Instead, Edie says everyone has been welcoming and really nice, and nobody gets picked on because it is “a no judgement zone”.
Edie played trumpet and a little guitar before the start of the week, and this week has been going to the workshops for singers. Tonight she is one of two singers of the band Naughty Corner (sample lyric: “I am a loner and I always will be, I don’t care anymore”), which is why she and her bandmates are dressed in pink and carrying teddy bears.
Girls Rock! has given Edie the confidence to pursue a singing career, inspired by her favourite singer, Hayley Williams of Paramore. “I’ve always wanted to sing, but this is my first proper gig. After this, even if the band I’m in doesn’t stay together, I have a friend who does want to start a band with me and we are thinking of getting together for a practice when school starts.”
One of the singing tutors, Rebecca Mason Melrose, who performs professionally as Miloux, would have wanted to go to a Girls Rock! Camp when she was first starting out.
The camp has been important to help the young musicians to let down their barriers, and especially for the girls, to not worry about what they’re wearing or how they look, she says.
“Apart from vocals, it is a very male-dominated industry and I think when you get to a level where you are training specifically in instruments, especially in the rock and pop worlds … I think females aren’t as put forward.
“I think people assume that girls don’t want to do it as much. There were a few workshops when I was a teenager, but they’d always be mixed or held at a boys’ school … it’s just a very male energy.”
A band called Third Twin is opening the showcase with a cover of Lou Reed’s ‘Walk on the Wild Side’, which they mix with a couple of verses from A Tribe Called Quest’s ‘Can I Kick It?’.
When singer Jean gets to the lyric “But she never lost her head, Even when she was giving head”, giggles ripple through the group of campers seated in front of the stage and there are a few raised eyebrows from the parents.
Third Twin was formed by the four musicians in addition to the bands they were separated into, just as a cool thing to do with the friends they had made early in the week. Fresh off the stage, guitarist Zadie, 14, and bassist Pip, 15, are fizzing with adrenaline.
“It was so fun!” Zadie grins.
Pip is a little more restrained.
“It was a really good experience. I’m fairly used to it, but it’s something you get addicted to, yeah.”
One of Pip’s highlights of the week was meeting one of her musical idols.
“It was really funny. One of them was my mentor - Cass, who is the bassist for Tiny Ruins. I was such a fan of her and then it turns out she’s my bass teacher and I was like, ‘yusssss!’. I was like fangirling by myself in the background.”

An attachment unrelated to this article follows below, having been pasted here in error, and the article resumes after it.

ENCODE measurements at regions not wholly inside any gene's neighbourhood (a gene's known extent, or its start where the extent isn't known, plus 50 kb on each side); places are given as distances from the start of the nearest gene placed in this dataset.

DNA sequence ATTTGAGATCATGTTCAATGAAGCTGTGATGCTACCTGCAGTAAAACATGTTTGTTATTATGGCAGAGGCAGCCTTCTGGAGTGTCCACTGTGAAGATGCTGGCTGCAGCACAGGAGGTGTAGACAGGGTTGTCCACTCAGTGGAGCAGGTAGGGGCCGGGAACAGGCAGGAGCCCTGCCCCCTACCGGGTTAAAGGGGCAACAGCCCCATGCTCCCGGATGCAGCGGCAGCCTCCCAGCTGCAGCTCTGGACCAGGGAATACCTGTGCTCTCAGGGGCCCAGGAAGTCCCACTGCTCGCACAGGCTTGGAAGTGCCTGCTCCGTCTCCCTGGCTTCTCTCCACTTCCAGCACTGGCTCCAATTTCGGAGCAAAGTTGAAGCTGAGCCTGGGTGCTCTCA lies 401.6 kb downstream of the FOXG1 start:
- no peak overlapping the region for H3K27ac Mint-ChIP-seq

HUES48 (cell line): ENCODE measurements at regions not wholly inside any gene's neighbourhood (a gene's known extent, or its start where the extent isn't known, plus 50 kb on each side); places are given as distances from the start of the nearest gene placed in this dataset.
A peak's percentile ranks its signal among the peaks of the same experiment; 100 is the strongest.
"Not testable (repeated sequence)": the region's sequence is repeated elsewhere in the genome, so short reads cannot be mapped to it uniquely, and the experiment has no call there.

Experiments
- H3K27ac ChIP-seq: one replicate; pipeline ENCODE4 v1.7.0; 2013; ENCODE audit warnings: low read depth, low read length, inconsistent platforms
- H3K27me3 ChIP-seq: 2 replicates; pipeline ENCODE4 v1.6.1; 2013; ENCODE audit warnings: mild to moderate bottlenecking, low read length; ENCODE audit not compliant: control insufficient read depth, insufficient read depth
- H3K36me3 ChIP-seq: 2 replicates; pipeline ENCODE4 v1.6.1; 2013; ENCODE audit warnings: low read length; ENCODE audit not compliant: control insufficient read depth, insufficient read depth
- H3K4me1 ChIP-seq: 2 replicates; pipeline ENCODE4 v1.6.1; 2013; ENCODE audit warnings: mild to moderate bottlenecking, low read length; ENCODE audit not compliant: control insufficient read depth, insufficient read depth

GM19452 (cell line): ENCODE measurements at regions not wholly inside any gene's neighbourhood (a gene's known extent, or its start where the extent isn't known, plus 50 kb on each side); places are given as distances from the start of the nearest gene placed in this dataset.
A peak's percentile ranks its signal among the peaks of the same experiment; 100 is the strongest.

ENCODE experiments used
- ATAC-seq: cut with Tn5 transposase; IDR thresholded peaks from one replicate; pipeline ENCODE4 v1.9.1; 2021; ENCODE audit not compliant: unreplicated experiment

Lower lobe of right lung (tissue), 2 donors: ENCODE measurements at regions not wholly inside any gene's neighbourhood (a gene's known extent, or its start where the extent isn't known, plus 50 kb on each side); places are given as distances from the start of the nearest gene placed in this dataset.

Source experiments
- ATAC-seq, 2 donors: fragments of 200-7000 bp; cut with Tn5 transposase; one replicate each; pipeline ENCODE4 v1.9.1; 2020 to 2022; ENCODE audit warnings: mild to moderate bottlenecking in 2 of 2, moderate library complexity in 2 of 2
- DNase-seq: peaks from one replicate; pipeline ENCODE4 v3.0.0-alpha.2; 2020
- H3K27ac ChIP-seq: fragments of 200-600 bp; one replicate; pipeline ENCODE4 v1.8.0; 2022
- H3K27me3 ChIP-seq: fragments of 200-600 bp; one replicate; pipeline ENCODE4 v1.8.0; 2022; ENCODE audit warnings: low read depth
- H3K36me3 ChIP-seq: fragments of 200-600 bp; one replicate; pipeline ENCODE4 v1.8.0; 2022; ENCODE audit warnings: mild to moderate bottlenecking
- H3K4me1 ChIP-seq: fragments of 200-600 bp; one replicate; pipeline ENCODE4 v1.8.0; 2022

At the start of the week the campers were split into bands based roughly on their age and the instruments everyone wanted to play.
Writing a song with people they didn’t know before the start of the week was a challenge because everyone has different ideas about what the song should be like, Zadie says.
“It’s not something you’re so used to, because normally bands are chosen,” Pip says. “But it’s an amazing experience to go through that creation phase of making a song and negotiating and coming to compromises with people and also having fun at the same time.”
Guitarist Gabrielle, 16, was worried about the culture clash coming into the week. She describes her band, Echo: Reverb (sample lyric: “You shot us down, but we’re back from the rebound”), as “a band of misfits”.
“All of us are opposites. To start off, I’m into 90s RnB, hip-hop kind of stuff and the others are into rock, the others are into indie. We just look different. Different cultures - we’re diverse.
“Somehow we really managed to cooperate really well with each other and use each others’ strengths to create a really good composition. We listened to each other.”
At first, she questioned why her guitar tutor signed her up for GRCA.
“I’m only a little bit into rock, but I was really glad she signed me up without my knowledge, because it helped me be more confident and open-minded with who I’d bond with and who I’d collaborate with.”
She says even though they live in different cities her band has discussed meeting up again, and would recommend others sign up for the next one.
“Even if you’re not into rock as much, it’s good to expand your genres and get new ideas from different people from different backgrounds. I’d encourage anybody to come to this camp.”
Guitar tutor Henrieta watched the confidence of the campers grow exponentially over the week. “They’re obviously loving it. They can just see how you do it. They’ve seen the process. It doesn’t have that mystery about it anymore.”
She says diversity in the music industry is increasing all of the time, and events like the international Girls Rock! camps are helping to break down barriers into the industry for young people who don’t see representations of themselves up on stage.
“Gender is irrelevant. If you love it, do it, and don’t let anybody tell you you’re not supposed to be there because of the way you are. It should be a completely free thing, free expression. I mean, it’s art, right? That’s the whole point.
“I just really hope more women come up, and they are.”